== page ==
Congo's Kabila pledges to honour poll calendar

Monday December 11 2017

DR Congo President Joseph Kabila. According to the calendar, elections in the DR Congo are due on December 23, 2018. FILE | NATION MEDIA GROUP


The Democratic Republic of the Congo (DRC) President Joseph Kabila has pledged to honour his country's new electoral calendar, media confirmed.

The state-owned Jornal de Angola quoted Congolese Foreign minister Manuel Augusto conveying President Kabila's message to a leader's meeting in Brazzaville.

“The tripartite summit (DRC, Republic of Congo and Angola) has taken place because Angola and Congolese Presidents wanted to get their DR Congo counterpart's assurance that the new calendar would be accomplished to avoid instability,” Jornal de Angola quoted Mr Augusto saying.

ICGRL bloc

“It is necessary to assure the DR Congolese nationals and the international community that this time around the calendar will be accomplished,” Mr Augusto was further quoted.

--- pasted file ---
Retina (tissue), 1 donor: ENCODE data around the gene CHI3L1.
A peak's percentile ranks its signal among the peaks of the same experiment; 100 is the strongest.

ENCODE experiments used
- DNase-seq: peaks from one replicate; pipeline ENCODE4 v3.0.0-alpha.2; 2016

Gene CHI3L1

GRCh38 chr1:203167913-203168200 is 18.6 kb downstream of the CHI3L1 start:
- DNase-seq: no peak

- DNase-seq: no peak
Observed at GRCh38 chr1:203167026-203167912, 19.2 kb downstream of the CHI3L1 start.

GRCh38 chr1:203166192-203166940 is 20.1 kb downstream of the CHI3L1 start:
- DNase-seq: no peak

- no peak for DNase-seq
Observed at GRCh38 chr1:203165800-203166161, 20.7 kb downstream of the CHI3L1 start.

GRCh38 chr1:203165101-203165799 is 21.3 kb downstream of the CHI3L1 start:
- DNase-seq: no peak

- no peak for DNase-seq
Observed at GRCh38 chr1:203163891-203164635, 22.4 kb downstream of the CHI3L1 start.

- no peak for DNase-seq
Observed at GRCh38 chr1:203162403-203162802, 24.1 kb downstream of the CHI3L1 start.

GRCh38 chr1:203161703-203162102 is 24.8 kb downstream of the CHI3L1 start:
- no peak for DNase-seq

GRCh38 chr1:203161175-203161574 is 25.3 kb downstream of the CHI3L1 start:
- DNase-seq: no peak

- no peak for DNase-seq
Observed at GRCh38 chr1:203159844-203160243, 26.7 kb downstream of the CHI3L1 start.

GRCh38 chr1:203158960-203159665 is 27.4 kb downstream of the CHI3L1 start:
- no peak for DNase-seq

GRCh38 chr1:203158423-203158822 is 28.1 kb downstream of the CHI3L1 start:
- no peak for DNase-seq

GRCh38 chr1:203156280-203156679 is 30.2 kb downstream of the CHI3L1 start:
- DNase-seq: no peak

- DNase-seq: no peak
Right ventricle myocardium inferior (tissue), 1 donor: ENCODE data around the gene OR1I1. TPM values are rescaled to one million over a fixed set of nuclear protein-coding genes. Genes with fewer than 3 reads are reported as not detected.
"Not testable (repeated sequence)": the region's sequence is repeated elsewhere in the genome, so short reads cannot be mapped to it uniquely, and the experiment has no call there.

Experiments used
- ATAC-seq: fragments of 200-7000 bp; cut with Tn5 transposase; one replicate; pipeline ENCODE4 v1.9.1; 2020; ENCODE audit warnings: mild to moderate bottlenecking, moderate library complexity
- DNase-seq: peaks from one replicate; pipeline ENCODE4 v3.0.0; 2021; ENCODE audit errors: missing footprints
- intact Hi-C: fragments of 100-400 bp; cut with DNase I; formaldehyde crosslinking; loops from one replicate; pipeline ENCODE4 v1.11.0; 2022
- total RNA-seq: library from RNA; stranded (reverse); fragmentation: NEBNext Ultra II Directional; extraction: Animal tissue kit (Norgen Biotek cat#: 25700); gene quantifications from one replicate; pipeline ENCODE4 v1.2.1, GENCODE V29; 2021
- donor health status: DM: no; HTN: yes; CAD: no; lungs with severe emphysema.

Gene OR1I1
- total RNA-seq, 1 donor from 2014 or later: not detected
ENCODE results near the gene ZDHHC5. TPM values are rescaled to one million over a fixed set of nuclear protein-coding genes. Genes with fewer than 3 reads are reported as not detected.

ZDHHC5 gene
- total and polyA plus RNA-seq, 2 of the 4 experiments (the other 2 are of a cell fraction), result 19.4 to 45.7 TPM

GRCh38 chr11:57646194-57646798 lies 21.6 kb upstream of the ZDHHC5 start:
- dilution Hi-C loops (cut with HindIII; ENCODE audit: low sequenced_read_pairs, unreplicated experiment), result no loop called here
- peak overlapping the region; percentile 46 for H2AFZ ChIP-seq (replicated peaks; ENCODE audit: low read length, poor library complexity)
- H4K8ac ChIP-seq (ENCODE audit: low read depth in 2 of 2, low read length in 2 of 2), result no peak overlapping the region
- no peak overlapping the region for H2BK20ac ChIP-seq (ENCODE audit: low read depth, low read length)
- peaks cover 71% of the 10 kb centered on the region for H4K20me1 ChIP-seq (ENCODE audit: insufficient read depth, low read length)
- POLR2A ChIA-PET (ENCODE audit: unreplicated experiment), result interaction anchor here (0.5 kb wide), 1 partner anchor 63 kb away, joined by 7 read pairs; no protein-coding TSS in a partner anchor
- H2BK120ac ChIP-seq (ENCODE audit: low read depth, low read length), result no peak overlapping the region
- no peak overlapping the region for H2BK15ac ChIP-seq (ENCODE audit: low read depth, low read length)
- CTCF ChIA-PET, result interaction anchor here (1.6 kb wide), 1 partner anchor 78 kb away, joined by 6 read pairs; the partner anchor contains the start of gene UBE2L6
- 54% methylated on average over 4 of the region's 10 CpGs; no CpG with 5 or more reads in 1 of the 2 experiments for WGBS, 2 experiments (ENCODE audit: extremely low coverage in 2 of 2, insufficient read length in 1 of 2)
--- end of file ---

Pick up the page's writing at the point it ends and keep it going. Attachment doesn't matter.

According to the calendar, elections in the DR Congo are due on December 23, 2018.


DR Congo, Angola and the Republic of Congo leaders met Saturday in the latter's capital for their International Conference on the Great Lakes Region (ICGLR) routine consultations.

Congo took over the ICGRL presidency from Angola in October.

The ICGRL bloc comprises 12 states, namely; Angola, Burundi, the Central African Republic, Congo-Brazzaville, DRC, Kenya, Uganda, Rwanda, Sudan, South Sudan, Tanzania and Zambia.

Opposition groups

Joseph Kabila became president after his father Laurent Kabila was assassinated in 2001. He was elected in 2006 and secured another term in a controversial election in 2011.

His second and final term officially ended in December 2016, but elections failed to be held. Pro-government and opposition groups agreed to a deal brokered by the influential Roman Catholic Church that sought to avert a full-fledged crisis.

Under the deal, President Kabila would remain in office until elections in late 2017, ruling in tandem with a transitional watchdog and a new premier chosen from within the ranks of the opposition.

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